GST pulldown assays was performed as described previously with minor modifications (Lee et al., 2004a). Briefly, the mouse heart homogenates were solubilized for 1 h on ice in buffer containing 2% Triton X-100, 150 mM NaCl, 50 mM Tris-HCl, pH 7.4, 1 mM phenylmethylsulfonyl fluoride, 1.5 mM sodium orthovanadate, 15 mM sodium fluoride, 1 mM DTT and protease inhibitor mixture. Solubilized proteins were obtained by centrifugation and diluted with 50 mM Tris-HCl, pH 7.4, 1 mM phenylmethylsulfonyl fluoride, 1 mM DTT, and protease inhibitor cocktail to reduce high salt and detergent concentration. Solubilized proteins were pre-cleared with 50% slurry of glutathionesepharose 4B beads for 2 h at 4°C. The pre-cleared supernatant was incubated with equivalent amount of GST fusion proteins coupled to glutathione-Sepharose 4B beads for 12 h at 4°C. After the incubation, the fusion protein-Sepharose 4B complexes were collected by centrifugation and washed five times with wash buffer containing 50 mM Tris-HCl, pH 7.4, 150 mM NaCl, and 0.3% CHAPS. The bound proteins were eluted, and boiled in 2X sodium dodecyl sulfate polyacrylamide gel electrophoresis (SDS-PAGE) sample buffer and subjected to SDS-PAGE, followed by immunoblotting with HRC, CSQ or RyR antibodies. Antibodies of HRC, CSQ2 and TRN (homemade rabbit polyclonal sera), RyR (ABR, MA3-925), western blot signal was detected by ImageQuant LAS 4000 mini (GE Healthcare Bio-Sciences AB) with a SuperSignal West Pico chemiluminescence kit (Thermo Fisher Scientific, Inc.). Western blot band intensities were measured using ImageJ software. Ca2+ dependent GST pulldown assay was performed after adjusting different concentrations of free Ca2+ as described previously (Zhang et al., 1997). In brief, the heart homogenate was prepared in the presence of 2 mM EGTA. Based on the maxchelator program, specific concentrations of CaCl2 were added to the reaction solutions after homogenates were diluted. GST pulldown assay was performed as mentioned above.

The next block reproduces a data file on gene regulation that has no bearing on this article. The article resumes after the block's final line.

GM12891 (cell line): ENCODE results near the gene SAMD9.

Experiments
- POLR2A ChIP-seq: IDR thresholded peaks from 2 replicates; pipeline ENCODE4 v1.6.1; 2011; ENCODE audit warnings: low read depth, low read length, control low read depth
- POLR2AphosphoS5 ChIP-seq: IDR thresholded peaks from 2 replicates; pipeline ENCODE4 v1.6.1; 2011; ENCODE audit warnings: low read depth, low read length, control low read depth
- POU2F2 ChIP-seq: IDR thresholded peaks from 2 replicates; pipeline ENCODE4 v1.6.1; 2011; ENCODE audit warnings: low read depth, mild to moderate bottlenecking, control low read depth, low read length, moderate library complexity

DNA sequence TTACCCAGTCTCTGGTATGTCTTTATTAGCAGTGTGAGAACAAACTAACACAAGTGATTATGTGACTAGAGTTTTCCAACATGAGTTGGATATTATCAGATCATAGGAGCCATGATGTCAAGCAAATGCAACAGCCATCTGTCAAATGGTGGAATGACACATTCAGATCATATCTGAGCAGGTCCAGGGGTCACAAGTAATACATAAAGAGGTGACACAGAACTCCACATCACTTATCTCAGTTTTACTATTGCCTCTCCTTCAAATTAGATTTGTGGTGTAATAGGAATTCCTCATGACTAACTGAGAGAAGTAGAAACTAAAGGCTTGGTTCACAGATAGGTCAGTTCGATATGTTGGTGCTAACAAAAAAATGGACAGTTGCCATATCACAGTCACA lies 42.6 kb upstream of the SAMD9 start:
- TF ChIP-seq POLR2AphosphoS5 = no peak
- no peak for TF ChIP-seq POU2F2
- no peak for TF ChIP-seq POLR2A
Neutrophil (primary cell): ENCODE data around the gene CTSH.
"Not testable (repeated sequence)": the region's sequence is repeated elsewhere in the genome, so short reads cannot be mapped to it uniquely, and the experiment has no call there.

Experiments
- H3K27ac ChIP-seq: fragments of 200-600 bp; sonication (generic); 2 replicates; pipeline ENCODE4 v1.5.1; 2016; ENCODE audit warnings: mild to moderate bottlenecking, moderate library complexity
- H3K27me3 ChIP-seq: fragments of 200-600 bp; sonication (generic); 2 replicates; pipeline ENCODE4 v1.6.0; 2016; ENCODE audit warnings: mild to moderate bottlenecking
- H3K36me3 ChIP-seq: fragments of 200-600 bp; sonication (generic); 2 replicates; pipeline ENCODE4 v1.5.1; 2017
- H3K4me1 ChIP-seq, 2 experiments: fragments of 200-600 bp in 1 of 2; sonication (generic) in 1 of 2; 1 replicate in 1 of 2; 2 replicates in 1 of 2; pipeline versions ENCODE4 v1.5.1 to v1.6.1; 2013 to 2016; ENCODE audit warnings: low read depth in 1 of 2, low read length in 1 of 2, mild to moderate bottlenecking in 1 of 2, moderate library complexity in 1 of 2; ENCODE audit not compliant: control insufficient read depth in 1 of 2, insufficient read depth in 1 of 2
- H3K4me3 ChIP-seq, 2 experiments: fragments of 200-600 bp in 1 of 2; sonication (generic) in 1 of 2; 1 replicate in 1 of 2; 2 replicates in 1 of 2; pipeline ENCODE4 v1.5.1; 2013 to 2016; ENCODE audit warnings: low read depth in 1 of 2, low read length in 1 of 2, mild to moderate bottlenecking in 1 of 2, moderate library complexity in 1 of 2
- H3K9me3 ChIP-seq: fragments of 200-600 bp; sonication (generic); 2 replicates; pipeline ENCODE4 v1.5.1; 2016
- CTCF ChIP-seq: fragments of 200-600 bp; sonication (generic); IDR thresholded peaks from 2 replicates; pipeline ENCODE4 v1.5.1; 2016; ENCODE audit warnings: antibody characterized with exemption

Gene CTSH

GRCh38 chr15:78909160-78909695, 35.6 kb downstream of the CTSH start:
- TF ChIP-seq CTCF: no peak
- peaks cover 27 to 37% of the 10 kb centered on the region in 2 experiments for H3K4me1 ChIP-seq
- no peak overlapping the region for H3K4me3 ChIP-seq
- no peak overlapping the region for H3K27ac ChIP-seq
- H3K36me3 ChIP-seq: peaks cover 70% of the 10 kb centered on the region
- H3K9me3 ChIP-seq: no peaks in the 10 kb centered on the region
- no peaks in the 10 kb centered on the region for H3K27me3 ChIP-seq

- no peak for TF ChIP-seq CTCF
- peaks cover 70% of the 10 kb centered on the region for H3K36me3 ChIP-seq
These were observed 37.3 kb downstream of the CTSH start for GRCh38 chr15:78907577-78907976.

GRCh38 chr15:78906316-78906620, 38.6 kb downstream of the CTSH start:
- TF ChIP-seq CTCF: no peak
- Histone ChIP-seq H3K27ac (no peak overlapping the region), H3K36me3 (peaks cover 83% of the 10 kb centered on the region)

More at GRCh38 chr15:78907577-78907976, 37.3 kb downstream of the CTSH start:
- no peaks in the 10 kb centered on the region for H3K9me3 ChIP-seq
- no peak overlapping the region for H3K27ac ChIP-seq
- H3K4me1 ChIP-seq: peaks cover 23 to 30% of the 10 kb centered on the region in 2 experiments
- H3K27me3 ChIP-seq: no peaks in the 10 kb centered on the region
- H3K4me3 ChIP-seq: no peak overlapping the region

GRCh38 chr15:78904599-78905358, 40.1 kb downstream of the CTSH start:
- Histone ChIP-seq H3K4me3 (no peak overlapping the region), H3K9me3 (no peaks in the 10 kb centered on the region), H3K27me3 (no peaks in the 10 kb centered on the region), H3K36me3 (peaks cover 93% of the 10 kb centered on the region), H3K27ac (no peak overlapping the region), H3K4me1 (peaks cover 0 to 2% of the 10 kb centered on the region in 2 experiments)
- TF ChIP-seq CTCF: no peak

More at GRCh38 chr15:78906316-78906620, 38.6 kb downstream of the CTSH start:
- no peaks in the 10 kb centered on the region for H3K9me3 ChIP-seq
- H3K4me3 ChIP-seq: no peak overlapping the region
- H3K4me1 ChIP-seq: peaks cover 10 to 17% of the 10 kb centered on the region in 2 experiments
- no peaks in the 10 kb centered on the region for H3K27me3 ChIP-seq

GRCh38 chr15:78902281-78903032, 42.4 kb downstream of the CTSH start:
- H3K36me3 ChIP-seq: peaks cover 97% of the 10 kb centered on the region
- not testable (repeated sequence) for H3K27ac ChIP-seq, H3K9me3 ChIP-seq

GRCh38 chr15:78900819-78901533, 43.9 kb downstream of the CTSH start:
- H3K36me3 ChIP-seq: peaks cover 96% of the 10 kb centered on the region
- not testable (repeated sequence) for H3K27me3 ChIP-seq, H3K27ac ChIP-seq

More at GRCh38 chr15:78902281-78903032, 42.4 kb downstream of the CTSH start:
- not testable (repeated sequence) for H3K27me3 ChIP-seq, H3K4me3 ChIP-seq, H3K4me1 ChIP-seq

Co-immunoprecipitation assay and competitive binding assay

Heart homogenate was used for co-immunoprecipitation (Co-IP). The solubilization step was identical to that of the GST-pull-down assay as described above. The solubilized samples were pre-cleared with protein A sepharose beads (Amersham) and subjected to incubation at 4°C overnight using appropriate antibody. Protein A sepharose beads were added and incubation was continued at 4°C for 2 h. Precipitates were washed four times with washing solution, eluted in SDS sample buffer and analyzed by western blot assay. Competition between RyR2, CSQ2, and HRC for binding to TRN was studied as described previously (Wyszynski et al., 1997). In brief, immunoprecipitation with triadin antibody was performed with increasing concentration of RyR2 peptide IEDPAGDEYEIYRII or with CSQ2 peptide DEDNEDSDDDDDDDE, which have been known to interact with TRN (Lee et al., 2004b; Shin et al., 2000). Bound proteins were eluted and immunoblotted with HRC or CSQ antibody. These experiments were performed at free Ca2+ level of pCa4.

Statistics

All data are shown as mean ± SD. Statistical significance was analyzed by student’s t-test or analysis of variance (ANOVA). A value of P < 0.05 was considered statistically significance.

RESULTS

RyR2, CSQ2 and HRC interact with the charged distal TRN

The KEKE motifs in the luminal region of TRN have been proposed to facilitate PPI with the different CRU proteins (canine cardiac CSQ at aa 210?224 of TRN, Kobayashi et al., 2000; rabbit skeletal RyR1 at aa 200?232 of TRN, Lee et al., 2004b; rabbit skeletal HRC at aa 204?260 of TRN, Lee et al., 2001). Here, we evaluated mouse cardiac TRN interactions with RyR2, CSQ2 and HRC under the same experimental conditions to identify the minimal binding regions of TRN using mouse heart samples. Three GST-tagged deletion mutants, cytosolic region of TRN (aa 2?47), the proximal region of luminal TRN (aa 69?146) and the distal region of luminal TRN (aa 147?277) were generated (Figs. 1A and 1B) and subjected to GST pull-down assay. The results showed that only the distal region of TRN1 containing five KEKE motifs interacted with RyR2, CSQ2 or HRC (Fig. 1C).